Leaves crunched beneath his boots as he ran. Pure white sunlight reached long fingers through the pine needles, softening the undergrowth of the forest as he passed. Jacob heard his breath rasping in and out, hanging in front of him in clouds of mist on the frost of early morning.
Behind him, far in the distance but still heard, a battle raged: its violence shattered the still of the morning with shouts of orders, the clash of sabers, the blasts of muskets and the screams of the dying.
Jacob reached to touch the papers in the breast pocket of his grey jacket: his orders…and a letter.
“Lord…please lead, protect and guide me.”
Held in his mind was an image: a boy, two years older than himself - his brother Wilbur – running; calling for help as Jacob struggled to remain afloat in the small lake of the pasture. Wilbur’s long brown hair had dripped with perspiration, his green eyes dark with terror as he’d attempted to no avail to pull Jacob to safety.
“Your brother Wilbur has been weakened by pneumonia”, his father had written. “Should your paths cross son, please endeavor to do as your heart leads.”
“Should your paths cross…”
His strides covered the miles. He stopped briefly. Sitting beneath the shade of a sycamore he chewed a stick of beef jerky and drank from his canteen. A mockingbird serenaded him with its varied themed songs. Then he was up again, running.
Flattening himself behind fragrant wisteria vines overgrowing a farm’s fence row, he waited for the column of blue coats to pass.
There it was at last, the encampment he was sent to spy out. He’d stashed his coat in the hollow of a tree a few miles back: he’d retrieve it on the return trip, if he made it. The papers were stuffed into his britches.
It was just dusk. He turned on his back, hidden in a copse of oleander in the midst of a vineyard. He watched the last paintbrush streaks of rose and gold fade into violet and blue in the western sky until a moonless blackness reigned in the sky above as he crept closer to the camp.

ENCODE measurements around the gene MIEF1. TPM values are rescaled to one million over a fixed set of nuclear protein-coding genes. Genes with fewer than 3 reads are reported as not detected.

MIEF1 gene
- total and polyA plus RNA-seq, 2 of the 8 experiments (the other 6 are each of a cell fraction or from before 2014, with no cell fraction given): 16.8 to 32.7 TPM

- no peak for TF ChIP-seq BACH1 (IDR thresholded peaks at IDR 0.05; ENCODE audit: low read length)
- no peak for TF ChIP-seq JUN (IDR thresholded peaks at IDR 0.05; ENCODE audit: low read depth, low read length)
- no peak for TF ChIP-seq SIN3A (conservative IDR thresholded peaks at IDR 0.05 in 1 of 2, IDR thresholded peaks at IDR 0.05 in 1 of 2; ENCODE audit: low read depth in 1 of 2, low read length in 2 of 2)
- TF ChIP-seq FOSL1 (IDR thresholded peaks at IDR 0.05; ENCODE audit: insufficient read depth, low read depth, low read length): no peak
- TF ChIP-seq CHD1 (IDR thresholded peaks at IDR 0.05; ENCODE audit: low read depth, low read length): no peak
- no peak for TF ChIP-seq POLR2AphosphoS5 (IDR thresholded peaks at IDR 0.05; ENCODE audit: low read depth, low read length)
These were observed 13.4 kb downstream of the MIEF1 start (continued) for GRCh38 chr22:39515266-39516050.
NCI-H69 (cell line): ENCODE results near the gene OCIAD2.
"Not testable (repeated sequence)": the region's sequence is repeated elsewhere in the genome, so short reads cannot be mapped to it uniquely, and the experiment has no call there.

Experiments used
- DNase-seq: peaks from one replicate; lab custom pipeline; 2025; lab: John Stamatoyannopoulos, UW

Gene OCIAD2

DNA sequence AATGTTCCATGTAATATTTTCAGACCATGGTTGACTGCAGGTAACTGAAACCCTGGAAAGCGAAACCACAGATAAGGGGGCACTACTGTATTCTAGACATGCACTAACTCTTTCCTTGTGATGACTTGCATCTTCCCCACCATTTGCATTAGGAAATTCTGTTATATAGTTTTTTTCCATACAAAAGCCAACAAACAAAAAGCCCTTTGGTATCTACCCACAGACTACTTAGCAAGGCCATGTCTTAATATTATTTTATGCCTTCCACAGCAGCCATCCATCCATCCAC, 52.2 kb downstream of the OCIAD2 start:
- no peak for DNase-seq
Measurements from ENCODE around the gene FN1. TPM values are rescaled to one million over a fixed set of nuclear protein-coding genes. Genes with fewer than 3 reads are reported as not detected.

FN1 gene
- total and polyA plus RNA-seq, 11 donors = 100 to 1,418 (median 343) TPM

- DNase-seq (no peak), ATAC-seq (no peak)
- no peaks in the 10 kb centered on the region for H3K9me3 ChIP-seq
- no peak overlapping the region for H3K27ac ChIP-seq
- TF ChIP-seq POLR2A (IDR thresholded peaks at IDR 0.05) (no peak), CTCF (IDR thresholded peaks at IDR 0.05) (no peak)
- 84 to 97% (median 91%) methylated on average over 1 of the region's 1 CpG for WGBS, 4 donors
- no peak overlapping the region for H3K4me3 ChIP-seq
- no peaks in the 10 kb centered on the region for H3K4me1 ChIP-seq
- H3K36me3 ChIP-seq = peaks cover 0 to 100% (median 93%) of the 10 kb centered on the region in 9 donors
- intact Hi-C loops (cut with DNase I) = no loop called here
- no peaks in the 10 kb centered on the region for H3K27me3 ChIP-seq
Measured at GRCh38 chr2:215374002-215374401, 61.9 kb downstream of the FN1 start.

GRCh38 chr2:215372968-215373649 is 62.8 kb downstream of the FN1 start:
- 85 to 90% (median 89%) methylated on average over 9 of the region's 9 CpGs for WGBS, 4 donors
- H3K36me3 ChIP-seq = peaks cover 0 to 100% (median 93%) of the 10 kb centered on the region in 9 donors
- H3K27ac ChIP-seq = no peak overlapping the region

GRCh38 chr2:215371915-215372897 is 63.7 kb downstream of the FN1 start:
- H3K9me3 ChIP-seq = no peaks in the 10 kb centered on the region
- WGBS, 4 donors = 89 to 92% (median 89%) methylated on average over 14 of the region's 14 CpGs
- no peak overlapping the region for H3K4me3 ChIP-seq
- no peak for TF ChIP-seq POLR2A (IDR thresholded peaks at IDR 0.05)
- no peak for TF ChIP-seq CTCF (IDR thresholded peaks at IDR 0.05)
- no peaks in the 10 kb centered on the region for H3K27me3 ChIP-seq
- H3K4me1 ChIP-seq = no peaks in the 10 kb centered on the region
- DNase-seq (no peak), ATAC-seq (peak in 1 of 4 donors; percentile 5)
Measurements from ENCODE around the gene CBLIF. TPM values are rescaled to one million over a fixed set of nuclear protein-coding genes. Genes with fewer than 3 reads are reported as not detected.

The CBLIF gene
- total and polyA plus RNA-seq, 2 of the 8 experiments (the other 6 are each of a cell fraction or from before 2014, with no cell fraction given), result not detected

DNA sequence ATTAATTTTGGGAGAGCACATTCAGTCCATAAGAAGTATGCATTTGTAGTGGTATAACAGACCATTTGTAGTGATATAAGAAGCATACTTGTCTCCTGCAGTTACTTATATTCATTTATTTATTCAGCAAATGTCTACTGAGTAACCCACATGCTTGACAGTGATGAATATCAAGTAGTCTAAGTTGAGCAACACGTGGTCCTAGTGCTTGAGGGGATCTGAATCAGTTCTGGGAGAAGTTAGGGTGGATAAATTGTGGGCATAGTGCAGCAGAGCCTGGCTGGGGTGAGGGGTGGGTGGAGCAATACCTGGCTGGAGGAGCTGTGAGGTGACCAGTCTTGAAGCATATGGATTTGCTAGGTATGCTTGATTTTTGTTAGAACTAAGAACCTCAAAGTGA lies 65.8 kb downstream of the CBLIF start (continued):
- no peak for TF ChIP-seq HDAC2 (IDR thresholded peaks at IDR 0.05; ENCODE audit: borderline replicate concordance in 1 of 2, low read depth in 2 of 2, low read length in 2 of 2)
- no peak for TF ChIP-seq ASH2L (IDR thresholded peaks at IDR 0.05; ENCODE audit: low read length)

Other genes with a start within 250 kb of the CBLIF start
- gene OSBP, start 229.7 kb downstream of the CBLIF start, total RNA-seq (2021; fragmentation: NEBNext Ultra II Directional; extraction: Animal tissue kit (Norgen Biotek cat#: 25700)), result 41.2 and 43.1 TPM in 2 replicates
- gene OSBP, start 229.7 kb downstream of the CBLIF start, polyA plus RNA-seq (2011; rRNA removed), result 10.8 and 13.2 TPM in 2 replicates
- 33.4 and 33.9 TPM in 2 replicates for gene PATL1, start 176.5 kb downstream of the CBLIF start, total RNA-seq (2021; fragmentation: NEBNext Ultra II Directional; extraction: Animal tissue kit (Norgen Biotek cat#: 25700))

Sentries were easy to dodge. Jacob knew the pattern; he’d counted the number on duty at any time. Edging as close as he dared, Jacob hid just inside the tree line, watching. Soon his target came into view. He thought of his orders as he leaned a little closer, striving to hear the conversation.
“Colonel, I understand North is on the move to flank the enemy to the east…” the words drifted to him.
He heard the breaking of a twig near his head as he felt the blow.
His head was lifted slightly and a warm liquid was poured slowly down his throat. He coughed and gagged. “That’s enough for now. Better’n you deserve at that.” The rough voice moved away after his head was dropped back onto the rolled blanket. Another voice said “Take him to the Colonel when he wakes up”, and left.
Suddenly remembering his papers, Jacob felt for them. They were no longer in his pocket.
Two men came to lift him. He sagged between them, dizzy and a little nauseous as they half dragged him, blindfolded, through the camp.
He was dumped on the ground unceremoniously and his blindfold removed. Jacob saw that he was alone in a tent, his back to the entrance.
Someone entered the tent and stood behind him silently.
“Sergeant Jacob Moore.” It wasn’t a question. His orders were being read.
“It says here, you are to spy out our position and report back to your outfit. Is that right, Sergeant?” The man in a decorated blue coat and britches walked around him and stood facing him, a grim smile on his face.
“Yes, sir; that’s correct.” He lifted his chin and looked the Colonel directly in the eyes.
The Colonel gestured. A chair was brought and he sat down. “You took quite a risk coming here Sergeant; you realize that you are now my prisoner.”
“You risked being killed behind enemy lines, or perhaps shot as a deserter. Tell me Sergeant, what motivated you to accept such risk?”
“Sir, you read my orders. There was also a letter – something that made the risk acceptable. I wish to tell my brother that I love him and that his father hopes he’s well.”
“I see, Sergeant", smiled Colonel Wilbur Moore. "Consider it done”.
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